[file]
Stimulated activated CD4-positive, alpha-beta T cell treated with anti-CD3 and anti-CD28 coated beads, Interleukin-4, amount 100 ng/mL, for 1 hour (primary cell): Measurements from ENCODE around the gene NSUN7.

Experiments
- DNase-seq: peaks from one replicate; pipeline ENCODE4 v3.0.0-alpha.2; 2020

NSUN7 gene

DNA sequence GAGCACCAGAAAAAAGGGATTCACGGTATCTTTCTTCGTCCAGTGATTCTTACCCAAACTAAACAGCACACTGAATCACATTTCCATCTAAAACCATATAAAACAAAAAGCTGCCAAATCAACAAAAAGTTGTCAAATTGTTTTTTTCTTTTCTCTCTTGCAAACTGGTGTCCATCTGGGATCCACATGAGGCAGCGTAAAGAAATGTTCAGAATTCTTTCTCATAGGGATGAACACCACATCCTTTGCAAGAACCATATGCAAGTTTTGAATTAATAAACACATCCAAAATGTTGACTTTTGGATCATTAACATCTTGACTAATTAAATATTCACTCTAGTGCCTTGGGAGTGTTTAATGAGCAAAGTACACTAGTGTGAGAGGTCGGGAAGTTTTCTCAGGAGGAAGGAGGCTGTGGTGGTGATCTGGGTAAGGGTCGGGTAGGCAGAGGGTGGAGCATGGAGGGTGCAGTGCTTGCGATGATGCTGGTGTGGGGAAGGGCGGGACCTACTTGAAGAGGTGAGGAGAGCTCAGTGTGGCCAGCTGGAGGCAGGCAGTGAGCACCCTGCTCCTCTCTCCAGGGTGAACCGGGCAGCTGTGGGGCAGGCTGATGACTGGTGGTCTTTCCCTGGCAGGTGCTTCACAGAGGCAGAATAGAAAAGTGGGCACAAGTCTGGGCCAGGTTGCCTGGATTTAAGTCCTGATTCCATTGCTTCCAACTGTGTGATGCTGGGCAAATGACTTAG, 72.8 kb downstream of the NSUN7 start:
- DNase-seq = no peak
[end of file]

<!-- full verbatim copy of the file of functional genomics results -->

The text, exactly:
Stimulated activated CD4-positive, alpha-beta T cell treated with anti-CD3 and anti-CD28 coated beads, Interleukin-4, amount 100 ng/mL, for 1 hour (primary cell): Measurements from ENCODE around the gene NSUN7.

Experiments
- DNase-seq: peaks from one replicate; pipeline ENCODE4 v3.0.0-alpha.2; 2020

NSUN7 gene

DNA sequence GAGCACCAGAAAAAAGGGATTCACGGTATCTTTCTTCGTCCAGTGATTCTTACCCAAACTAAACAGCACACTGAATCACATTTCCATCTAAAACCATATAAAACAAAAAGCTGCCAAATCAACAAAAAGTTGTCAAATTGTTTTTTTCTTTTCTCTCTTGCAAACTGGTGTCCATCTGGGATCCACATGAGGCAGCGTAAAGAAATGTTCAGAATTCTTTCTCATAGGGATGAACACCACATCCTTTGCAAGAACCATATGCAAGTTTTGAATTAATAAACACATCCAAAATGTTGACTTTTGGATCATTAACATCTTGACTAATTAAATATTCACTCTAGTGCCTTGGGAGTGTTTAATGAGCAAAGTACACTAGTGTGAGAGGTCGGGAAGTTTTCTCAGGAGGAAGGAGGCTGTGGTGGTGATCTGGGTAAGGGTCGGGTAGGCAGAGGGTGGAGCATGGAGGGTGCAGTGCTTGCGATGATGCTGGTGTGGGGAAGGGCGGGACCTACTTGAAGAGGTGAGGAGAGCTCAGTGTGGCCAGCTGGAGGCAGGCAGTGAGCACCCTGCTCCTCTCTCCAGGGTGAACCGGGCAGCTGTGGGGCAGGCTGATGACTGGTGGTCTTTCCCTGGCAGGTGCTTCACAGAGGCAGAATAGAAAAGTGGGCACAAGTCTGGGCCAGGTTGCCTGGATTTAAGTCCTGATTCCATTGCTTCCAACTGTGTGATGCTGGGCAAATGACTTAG, 72.8 kb downstream of the NSUN7 start:
- DNase-seq = no peak